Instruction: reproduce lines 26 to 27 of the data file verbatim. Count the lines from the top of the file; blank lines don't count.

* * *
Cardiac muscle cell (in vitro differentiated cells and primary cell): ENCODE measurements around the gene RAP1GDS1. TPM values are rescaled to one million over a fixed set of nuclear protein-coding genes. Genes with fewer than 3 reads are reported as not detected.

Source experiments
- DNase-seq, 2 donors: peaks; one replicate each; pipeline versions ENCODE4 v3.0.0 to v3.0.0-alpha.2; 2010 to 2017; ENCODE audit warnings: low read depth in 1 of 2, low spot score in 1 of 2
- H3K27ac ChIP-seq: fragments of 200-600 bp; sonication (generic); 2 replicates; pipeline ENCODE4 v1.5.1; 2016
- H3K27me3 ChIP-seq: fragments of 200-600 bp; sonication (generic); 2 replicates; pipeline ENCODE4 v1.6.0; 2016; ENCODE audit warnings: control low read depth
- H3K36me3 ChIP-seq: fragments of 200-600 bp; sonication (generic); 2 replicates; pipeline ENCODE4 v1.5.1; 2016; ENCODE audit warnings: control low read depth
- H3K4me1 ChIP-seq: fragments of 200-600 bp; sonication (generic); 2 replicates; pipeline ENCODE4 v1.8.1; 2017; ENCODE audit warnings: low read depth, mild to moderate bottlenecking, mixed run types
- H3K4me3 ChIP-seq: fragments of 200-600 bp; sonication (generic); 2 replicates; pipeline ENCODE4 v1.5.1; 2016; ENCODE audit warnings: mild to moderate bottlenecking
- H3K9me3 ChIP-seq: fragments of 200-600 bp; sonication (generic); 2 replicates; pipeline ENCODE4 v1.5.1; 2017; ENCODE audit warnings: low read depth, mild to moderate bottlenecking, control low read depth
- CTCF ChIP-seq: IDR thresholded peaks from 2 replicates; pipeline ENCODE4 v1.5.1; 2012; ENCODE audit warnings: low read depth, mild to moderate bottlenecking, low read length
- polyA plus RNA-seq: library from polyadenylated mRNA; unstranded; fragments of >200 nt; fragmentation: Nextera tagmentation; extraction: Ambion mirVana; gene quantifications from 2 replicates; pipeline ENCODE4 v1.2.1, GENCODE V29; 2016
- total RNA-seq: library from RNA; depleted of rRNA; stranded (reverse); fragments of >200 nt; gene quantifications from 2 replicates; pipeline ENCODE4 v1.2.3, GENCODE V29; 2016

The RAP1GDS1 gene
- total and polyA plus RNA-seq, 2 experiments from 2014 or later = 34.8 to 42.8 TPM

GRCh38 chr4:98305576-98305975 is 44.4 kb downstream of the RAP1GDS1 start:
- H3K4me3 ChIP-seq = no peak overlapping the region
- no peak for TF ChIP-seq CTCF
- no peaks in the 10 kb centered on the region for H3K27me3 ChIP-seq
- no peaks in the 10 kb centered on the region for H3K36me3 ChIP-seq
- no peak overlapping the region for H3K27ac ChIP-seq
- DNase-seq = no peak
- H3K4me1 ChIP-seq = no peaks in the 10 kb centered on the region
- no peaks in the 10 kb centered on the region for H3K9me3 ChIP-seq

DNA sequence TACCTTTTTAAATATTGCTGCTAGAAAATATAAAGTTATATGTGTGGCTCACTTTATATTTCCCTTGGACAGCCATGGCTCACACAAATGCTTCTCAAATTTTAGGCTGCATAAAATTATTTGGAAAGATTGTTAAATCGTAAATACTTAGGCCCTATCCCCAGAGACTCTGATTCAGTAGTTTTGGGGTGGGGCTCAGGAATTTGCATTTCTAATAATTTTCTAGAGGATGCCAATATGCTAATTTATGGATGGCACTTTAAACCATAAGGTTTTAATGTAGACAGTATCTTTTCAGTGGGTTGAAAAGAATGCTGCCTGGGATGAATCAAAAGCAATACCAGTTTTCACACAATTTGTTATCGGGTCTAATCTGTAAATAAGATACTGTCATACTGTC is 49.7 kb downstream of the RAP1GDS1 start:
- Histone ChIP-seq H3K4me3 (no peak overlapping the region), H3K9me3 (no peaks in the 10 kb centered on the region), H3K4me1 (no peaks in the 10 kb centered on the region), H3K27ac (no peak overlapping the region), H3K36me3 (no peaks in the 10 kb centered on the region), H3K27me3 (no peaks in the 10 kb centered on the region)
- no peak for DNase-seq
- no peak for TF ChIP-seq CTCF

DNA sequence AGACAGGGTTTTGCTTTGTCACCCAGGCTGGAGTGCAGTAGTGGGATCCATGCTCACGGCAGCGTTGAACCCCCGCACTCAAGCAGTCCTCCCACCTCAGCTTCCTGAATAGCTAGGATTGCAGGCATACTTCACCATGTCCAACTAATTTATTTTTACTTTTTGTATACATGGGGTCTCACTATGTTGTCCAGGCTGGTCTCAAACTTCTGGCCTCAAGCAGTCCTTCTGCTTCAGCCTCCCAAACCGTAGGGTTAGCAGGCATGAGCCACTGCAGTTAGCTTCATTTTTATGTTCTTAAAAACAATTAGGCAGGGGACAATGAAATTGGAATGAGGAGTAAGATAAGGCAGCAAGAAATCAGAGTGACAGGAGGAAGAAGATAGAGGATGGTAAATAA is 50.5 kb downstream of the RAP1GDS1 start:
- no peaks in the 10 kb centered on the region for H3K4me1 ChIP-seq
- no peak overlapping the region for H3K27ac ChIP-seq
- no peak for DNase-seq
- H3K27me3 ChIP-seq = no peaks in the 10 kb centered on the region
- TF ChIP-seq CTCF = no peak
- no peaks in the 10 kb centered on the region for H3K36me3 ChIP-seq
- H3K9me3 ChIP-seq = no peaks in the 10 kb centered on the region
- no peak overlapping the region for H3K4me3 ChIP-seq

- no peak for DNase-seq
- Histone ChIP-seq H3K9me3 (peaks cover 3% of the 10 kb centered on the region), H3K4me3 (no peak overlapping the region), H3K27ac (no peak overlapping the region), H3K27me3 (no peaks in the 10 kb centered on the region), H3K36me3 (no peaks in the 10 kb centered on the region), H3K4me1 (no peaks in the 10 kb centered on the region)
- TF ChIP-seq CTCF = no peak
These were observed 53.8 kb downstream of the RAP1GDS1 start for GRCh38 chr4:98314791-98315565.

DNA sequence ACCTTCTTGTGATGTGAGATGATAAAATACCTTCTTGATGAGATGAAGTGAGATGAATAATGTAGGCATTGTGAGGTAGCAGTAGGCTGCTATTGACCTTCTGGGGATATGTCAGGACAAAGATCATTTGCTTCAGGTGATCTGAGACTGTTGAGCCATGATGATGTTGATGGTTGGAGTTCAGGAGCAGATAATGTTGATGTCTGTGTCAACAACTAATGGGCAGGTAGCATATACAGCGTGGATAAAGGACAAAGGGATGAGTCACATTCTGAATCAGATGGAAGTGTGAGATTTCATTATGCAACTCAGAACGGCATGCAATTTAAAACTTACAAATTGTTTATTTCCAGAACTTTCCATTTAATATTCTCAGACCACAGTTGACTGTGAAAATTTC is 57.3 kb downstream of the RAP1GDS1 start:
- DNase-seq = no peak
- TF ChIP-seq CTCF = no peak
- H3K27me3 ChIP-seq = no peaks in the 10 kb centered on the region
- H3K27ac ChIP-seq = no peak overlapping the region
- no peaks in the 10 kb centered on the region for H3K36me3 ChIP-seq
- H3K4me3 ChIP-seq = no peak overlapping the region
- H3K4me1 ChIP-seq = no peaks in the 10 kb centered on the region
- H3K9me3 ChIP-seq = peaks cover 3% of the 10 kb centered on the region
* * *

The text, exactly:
- no peak for DNase-seq
- no peak for TF ChIP-seq CTCF